Many people will associate South African jazz with the exiles that found success in Europe and the US away from the repressive apartheid regime – of the likes of Hugh Masekela, Abdullah Ibrahim, Miriam Makeba and Letta Mbulu or the more avant players, Johnny Dyani, Chris McGregor, Dudu Pakwana or Louis Moholo.
Not all jazz musicians left South Africa during this era and subsequent generations got to see the end of apartheid. However it feels like this generation, of the likes of Sibongile Khumalo, Zim Ngqawana, Bheki Mseleku and Feya Faku, rather slip under the radar in terms of international attention.
So “Breath of Life”, Khumalo’s 8th album is my first experience of a singer who is already an established name in South Africa. She is a multi-award winning artist whose music spans indigenous South African as well as western musical forms.
It’s 7 years since her last album a delay that Khumalo puts down to practical difficulties in terms of funding and releasing an album independently and artistically to having a cohesive message to deliver.
The theme underlying the album is healing, not just on a personal level, but also in terms of relationships with others, and as an inspirational message to South Africans to come together to do better. The lyrics are written by Khumalo and co-produced with long time collaborator Mduduzo Mtshali (piano/keyboards) who, along with drummer Sabu Satsha and electric bassist Cheka Mthethwa, make up her regular trio. Additional support is provided by pianist Paul Hamner, guitarist Themba Mokoena and Khumalo’s daughter, Ayanda on backing vocals.
The result is a really strong collection of songs imbued with spirituality and inspiration. Vocally my reference points would be Carmen Lundy, Anita Baker maybe even Linda Tillery. It’s a classic style of singing influenced not only by her classical, operatic background, but also choral traditions and the jazz greats. Each word is lovingly embraced and extolled in a sophisticated and powerful (but not overpowering) way. Credit also should be given to her musicians, and in particular Mdu Mtshali, who provide the perfect melodic and rhythmic support.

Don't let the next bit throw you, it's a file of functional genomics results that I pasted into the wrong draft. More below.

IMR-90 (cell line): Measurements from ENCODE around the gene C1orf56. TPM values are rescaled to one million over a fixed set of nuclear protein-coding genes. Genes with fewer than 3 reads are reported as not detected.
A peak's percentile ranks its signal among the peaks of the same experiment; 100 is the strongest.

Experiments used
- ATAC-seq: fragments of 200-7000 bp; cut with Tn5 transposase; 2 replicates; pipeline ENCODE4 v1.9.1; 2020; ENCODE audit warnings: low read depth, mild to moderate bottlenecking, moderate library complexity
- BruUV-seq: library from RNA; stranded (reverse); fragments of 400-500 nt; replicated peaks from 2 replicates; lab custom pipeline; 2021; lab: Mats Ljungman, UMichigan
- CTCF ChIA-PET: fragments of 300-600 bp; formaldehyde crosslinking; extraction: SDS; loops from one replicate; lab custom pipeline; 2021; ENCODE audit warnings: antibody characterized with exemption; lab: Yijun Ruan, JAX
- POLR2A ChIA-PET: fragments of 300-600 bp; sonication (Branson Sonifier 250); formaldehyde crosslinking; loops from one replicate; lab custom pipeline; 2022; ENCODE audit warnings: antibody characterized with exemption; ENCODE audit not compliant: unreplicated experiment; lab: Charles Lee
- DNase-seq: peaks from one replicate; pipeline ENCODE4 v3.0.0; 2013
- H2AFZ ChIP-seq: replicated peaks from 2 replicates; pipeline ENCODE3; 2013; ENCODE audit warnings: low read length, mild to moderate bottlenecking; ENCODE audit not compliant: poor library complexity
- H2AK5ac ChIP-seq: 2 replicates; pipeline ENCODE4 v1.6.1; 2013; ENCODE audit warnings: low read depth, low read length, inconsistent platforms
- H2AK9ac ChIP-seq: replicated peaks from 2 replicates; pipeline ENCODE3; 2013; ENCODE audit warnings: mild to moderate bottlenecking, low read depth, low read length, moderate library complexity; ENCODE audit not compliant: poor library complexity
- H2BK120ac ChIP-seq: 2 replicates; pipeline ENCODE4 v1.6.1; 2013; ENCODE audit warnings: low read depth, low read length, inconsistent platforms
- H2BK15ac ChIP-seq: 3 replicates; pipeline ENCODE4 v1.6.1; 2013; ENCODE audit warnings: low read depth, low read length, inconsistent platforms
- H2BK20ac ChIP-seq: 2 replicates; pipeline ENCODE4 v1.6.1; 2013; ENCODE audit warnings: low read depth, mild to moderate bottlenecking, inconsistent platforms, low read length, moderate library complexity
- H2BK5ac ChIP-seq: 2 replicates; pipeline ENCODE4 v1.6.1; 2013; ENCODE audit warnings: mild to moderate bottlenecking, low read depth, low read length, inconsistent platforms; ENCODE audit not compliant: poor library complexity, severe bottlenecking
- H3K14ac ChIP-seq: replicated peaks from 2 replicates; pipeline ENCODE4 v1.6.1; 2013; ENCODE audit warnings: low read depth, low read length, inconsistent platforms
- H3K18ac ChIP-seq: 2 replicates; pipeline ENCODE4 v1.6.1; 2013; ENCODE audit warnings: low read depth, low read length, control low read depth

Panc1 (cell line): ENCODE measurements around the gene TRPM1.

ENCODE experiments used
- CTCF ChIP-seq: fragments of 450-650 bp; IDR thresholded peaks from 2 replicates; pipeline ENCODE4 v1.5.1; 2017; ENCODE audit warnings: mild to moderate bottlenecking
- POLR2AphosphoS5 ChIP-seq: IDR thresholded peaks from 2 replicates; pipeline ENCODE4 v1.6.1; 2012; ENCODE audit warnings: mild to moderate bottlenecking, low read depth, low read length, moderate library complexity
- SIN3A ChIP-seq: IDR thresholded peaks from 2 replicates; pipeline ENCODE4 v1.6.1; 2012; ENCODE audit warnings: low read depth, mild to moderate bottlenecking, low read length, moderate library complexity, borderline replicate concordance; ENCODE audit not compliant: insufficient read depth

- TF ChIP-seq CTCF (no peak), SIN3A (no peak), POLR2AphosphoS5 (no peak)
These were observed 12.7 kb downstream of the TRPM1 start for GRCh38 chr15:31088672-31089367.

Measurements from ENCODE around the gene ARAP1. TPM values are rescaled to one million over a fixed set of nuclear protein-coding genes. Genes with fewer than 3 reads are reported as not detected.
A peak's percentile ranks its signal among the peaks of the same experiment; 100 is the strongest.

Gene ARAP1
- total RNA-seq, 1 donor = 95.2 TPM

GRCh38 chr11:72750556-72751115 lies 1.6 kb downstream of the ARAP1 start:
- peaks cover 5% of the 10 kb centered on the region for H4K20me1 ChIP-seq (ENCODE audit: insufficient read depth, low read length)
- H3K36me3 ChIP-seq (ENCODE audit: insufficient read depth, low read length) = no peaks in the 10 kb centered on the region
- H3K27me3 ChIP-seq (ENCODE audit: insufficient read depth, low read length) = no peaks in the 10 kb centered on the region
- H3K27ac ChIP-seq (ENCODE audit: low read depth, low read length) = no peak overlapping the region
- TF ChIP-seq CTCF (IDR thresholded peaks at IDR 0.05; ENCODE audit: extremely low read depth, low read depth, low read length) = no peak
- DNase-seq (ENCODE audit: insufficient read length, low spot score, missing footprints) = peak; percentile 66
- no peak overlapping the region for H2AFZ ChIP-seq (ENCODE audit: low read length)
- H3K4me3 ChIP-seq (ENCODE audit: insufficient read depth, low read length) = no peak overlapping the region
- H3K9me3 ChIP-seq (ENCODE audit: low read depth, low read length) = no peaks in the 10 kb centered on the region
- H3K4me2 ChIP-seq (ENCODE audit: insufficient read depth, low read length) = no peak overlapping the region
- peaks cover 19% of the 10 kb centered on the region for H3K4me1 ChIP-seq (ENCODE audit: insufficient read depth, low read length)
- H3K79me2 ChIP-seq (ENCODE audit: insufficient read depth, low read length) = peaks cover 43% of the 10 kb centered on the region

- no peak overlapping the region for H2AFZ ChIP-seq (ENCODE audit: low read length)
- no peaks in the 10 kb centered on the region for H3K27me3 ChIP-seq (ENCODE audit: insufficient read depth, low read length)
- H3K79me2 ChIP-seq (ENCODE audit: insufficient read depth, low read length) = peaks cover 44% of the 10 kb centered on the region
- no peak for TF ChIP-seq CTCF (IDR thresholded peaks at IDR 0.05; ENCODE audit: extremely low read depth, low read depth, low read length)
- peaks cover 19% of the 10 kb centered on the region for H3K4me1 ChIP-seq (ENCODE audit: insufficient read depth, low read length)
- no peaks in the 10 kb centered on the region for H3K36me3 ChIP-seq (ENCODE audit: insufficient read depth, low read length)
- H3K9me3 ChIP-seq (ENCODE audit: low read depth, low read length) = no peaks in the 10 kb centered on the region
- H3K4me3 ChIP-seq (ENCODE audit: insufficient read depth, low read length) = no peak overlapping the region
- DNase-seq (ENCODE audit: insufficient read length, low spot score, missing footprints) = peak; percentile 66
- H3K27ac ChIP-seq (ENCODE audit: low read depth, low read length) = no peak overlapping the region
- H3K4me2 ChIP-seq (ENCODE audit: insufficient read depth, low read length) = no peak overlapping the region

The title track, “Breath of Life”, a gospel-tinged number, is also the album’s highlight for me. Inspired by a melody Khumalo created whilst trying to sing a lullaby to her grandson, the lyrics testify to her devotion. This nurturing love builds to the point it becomes wordless, spurred on by the band.
Khumalo wrote the lyrics for the gentle, township ballad “Sula Izinyembezi” (Wipe Your Tears) to compliment an original Paul Hamner composition, written about the brutal murder of his friend, McCoy Mrabata’s, daughter.
“Out of the Mist” is a wordless evocation, which serves as an opportunity to take stock and submerse yourself in Khumalo’s pitch perfect intonation.
“Warriors of Peace” is another inspirational hymn, to all of those brave enough to stand up for their convictions and seek a better world. The album is rounded off with a reading of a poem written by Don Mattera, “This Land, South of Africa” accompanied by Mtshali’s piano; a fitting statement of the love that Khumalo has for her native country.
I recently found out that Khumalo performed at last year’s London Jazz Festival alongside fellow powerhouses Gloria Bosman and Thandiswa Mazwai (who also has a jazz album coming out soon). Had I known then what I know now I would have been first in the queue.